The Instigator
everseeingeye
Pro (for)
Losing
9 Points
The Contender
multislack
Con (against)
Winning
49 Points

evolution is a big lie. we did not ocme from monkeys.

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Voting Style: Open Point System: 7 Point
Started: 5/17/2008 Category: Science
Updated: 9 years ago Status: Voting Period
Viewed: 1,898 times Debate No: 4077
Debate Rounds (3)
Comments (17)
Votes (18)

 

everseeingeye

Pro

I can't imagine how you can believe we came from monkeys. doesn't it just make more sense to just say we adapted? Just because we changed our environment doesn't mean we automativally can mutate ourselves and just "evolve." When people get mutetions, they suffer from various illnesses. Can you name me ONE mutation that is positive? Just one. That's all I'm asking for. You can't, simply because there is none. We are made in the image of God, our heavenly father, so when genes in our body changes it goes from good to something bad.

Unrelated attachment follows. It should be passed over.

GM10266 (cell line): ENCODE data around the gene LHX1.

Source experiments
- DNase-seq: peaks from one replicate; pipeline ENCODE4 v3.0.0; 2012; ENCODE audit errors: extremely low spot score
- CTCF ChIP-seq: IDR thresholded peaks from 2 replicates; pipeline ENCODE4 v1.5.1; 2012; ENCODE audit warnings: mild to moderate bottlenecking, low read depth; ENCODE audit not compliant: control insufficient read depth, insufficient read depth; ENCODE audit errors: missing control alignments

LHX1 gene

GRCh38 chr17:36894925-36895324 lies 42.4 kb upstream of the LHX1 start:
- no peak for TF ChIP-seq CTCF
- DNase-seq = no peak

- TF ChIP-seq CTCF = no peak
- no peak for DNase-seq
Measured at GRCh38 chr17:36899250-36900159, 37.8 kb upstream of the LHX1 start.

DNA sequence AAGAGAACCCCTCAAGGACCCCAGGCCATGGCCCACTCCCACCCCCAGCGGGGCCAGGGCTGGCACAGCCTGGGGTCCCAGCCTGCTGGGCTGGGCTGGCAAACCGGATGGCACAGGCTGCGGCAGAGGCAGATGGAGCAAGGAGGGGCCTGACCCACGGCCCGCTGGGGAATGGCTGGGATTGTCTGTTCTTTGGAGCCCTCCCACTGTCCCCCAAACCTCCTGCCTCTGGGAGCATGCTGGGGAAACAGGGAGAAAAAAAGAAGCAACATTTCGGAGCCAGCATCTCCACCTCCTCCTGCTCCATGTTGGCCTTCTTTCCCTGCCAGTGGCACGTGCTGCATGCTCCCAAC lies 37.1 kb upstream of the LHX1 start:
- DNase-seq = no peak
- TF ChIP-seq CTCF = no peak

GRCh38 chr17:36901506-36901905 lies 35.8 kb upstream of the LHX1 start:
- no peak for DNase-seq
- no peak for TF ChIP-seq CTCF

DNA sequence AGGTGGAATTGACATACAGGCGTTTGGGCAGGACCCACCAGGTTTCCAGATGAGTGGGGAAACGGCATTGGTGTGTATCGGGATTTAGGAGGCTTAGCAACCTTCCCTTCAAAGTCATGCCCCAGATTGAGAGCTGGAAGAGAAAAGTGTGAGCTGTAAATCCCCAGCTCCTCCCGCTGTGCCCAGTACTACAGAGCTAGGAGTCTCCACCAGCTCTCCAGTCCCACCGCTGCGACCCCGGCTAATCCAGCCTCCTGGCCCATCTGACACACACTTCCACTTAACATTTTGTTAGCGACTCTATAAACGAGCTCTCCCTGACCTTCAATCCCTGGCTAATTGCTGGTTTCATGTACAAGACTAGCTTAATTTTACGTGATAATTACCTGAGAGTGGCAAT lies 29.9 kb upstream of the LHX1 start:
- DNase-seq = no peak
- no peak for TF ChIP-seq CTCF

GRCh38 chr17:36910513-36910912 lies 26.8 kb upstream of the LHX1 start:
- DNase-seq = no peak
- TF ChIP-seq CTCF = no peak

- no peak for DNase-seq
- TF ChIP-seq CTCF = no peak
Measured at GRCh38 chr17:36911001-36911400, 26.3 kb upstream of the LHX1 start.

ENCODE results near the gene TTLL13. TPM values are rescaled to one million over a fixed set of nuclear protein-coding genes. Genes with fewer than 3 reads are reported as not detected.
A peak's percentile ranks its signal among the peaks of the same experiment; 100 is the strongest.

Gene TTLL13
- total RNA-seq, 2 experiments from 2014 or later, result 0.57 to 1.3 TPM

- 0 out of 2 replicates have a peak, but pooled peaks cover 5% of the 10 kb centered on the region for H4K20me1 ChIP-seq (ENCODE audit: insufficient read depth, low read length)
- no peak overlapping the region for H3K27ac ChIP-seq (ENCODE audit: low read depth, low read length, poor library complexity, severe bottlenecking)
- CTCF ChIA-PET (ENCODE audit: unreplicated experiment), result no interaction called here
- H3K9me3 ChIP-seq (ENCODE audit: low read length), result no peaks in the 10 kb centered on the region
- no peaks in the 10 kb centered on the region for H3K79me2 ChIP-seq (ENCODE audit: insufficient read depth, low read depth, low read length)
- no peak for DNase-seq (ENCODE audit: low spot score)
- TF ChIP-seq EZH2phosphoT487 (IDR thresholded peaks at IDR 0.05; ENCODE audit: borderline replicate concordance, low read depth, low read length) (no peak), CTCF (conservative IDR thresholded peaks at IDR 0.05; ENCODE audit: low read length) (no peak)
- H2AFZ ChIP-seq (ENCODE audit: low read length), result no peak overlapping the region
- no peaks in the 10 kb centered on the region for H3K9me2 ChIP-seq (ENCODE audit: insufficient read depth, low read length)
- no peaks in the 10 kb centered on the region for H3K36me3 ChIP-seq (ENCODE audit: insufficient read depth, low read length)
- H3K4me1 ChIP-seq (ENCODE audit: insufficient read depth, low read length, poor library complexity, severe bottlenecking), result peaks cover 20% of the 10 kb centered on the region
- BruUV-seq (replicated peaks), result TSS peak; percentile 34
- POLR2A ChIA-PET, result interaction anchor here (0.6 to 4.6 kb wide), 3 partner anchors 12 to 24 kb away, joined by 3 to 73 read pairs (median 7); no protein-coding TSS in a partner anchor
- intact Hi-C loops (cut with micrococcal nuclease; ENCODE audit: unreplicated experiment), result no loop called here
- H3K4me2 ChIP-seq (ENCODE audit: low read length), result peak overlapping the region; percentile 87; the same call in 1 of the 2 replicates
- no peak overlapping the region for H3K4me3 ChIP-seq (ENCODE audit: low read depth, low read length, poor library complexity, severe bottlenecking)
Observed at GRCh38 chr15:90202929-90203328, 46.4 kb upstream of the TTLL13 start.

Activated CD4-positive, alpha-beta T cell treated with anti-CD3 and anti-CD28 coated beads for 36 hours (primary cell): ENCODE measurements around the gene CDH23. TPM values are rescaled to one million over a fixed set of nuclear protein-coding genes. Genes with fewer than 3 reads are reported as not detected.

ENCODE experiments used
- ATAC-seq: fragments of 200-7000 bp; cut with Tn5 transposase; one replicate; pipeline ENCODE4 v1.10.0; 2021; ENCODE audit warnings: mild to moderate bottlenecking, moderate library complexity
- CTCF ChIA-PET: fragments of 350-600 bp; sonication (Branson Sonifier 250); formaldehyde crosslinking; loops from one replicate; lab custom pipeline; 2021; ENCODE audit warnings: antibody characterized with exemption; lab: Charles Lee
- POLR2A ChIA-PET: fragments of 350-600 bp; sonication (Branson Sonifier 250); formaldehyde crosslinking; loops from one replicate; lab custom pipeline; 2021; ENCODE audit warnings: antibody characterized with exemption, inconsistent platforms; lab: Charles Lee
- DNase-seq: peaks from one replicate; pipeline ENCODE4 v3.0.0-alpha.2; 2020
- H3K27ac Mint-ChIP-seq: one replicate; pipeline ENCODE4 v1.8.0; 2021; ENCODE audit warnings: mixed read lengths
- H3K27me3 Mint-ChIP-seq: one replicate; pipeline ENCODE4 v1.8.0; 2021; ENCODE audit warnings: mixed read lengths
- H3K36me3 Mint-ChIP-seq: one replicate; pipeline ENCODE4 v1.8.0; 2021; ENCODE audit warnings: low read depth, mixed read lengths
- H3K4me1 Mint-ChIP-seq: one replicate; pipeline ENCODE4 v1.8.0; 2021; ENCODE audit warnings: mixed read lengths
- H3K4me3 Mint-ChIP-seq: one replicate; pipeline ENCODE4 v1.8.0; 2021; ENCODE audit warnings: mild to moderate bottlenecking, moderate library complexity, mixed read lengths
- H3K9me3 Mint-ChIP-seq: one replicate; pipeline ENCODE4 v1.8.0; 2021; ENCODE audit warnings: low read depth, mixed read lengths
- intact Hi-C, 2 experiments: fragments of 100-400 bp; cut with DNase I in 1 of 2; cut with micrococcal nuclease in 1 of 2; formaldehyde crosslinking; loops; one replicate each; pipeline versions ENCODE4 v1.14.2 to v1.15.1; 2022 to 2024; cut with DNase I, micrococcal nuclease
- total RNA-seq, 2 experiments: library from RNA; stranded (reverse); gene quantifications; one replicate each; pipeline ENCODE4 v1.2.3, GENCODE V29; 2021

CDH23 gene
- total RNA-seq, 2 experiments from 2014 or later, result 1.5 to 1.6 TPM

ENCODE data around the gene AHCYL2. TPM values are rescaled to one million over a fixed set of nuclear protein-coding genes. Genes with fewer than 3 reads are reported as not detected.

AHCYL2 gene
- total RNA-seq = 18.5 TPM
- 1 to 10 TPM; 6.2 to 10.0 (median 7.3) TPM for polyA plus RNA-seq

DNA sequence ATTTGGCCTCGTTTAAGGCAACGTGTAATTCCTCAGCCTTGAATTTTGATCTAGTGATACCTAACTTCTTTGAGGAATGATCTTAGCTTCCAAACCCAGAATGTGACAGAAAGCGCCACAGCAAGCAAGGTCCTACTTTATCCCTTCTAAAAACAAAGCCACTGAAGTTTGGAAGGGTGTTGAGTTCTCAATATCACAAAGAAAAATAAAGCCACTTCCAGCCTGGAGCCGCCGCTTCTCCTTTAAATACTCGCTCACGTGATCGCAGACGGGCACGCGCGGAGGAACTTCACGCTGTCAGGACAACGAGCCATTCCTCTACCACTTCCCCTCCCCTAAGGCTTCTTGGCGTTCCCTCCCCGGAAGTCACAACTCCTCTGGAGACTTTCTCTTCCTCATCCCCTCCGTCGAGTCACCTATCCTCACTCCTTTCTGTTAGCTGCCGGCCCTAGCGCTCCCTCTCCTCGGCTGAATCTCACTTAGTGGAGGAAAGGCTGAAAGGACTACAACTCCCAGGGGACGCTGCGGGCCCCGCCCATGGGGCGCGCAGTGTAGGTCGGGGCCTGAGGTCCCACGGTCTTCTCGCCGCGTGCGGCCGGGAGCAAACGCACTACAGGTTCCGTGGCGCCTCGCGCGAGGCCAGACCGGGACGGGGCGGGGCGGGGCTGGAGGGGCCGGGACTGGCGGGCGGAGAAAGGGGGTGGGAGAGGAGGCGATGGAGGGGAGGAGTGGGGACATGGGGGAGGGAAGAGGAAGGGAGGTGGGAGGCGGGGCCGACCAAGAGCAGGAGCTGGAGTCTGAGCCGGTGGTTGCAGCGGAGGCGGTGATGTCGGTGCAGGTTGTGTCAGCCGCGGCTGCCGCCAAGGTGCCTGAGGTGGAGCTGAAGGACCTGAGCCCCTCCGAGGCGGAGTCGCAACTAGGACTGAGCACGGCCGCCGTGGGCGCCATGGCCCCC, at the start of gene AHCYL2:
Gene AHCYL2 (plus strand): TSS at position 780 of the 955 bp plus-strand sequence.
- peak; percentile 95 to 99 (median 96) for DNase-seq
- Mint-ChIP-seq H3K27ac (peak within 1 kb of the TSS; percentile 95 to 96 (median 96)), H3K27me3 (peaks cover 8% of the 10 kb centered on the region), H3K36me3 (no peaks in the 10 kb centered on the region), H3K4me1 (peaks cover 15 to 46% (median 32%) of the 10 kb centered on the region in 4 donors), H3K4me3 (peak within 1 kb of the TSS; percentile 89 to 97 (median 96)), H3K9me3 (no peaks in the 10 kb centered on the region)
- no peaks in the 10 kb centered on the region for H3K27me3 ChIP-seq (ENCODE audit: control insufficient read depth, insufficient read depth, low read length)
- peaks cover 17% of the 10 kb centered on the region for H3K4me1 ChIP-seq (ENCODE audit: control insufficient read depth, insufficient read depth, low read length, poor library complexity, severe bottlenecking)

How can you explain how things so complex such as the eye can just have "evolved"? you can't. The fact is, evolution takes faith. How you can believe in something that is so absurd with no evidence is beyond me. Do you realize the probability of us getting here by "chance" is so miniscule that it takes more faith for you to believe in evolution than it takes to believe in unicornes.

Every time I talk to athiests, they can't back their claimes up. All they do is resort to ad-hominem attacks, because that's all they've got. When it all boils down, they have no evidence.

So I challenge you, show me the FACTS, show me the Evidence, to justify this belief, because when it all boils down to, you really have none, don't you.
multislack

Con